Embryo Transfer in Other Livestock Industries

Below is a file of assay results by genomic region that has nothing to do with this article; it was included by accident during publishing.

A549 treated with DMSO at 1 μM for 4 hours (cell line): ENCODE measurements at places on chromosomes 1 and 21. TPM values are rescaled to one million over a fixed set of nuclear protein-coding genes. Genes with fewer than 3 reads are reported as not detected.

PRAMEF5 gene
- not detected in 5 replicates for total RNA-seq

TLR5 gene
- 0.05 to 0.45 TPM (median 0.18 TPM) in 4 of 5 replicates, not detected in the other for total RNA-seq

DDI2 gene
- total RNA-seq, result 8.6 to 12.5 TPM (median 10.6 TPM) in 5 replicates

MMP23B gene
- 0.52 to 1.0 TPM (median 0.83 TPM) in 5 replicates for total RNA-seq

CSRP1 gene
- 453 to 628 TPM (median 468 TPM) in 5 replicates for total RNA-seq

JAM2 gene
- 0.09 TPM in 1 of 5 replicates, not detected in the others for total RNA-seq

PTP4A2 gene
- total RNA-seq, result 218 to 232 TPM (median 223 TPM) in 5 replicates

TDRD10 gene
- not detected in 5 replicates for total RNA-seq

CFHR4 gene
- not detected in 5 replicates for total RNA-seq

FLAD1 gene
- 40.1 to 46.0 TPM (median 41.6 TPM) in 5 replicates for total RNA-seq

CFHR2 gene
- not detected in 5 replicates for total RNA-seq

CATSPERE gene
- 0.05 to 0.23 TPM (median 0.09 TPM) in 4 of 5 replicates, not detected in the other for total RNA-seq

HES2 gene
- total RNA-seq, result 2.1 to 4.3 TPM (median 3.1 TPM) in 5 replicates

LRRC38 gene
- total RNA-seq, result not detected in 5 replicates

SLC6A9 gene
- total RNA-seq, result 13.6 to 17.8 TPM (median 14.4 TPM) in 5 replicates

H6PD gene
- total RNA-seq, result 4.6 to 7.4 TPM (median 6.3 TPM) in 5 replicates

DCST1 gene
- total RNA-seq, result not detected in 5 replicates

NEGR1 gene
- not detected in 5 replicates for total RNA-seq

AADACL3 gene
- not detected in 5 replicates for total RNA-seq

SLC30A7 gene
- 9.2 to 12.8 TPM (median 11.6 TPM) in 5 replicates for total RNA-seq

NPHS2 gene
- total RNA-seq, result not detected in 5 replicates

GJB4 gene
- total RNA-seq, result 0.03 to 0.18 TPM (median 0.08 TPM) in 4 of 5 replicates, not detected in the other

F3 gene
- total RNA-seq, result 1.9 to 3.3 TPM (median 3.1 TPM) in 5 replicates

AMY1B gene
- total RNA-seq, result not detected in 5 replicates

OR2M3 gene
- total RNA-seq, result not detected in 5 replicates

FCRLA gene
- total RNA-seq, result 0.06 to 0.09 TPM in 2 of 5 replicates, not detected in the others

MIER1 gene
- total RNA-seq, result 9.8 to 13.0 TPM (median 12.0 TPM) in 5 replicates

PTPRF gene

Most dairy and beef breeds commonly use embryo transfer. In fact, the cattle industry was an early adopter of the technology. Cattle just three weeks old are being sold for large sums because people can be certain of what characteristics they are getting without waiting until the animal is an adult. Since embryo transfer is still relatively new in alpacas, we asked someone who is familiar with embryo transfer in other livestock his views. Michael D. Bishop is the owner operator of MB Genetics, Inc. where he and his wife, Barbara, breed and market Angus cattle and Southdown sheep. Michael has a PhD in Animal Breeding and Genetics with an emphasis in Molecular Biology. He was author of the first genetic linkage map for cattle, founder of a biotechnology company that pioneered animal genetic testing, animal cloning and use of transgenics. He has bred and sold several million dollars of purebred beef cattle and Southdown sheep using advanced genetic and reproductive technologies.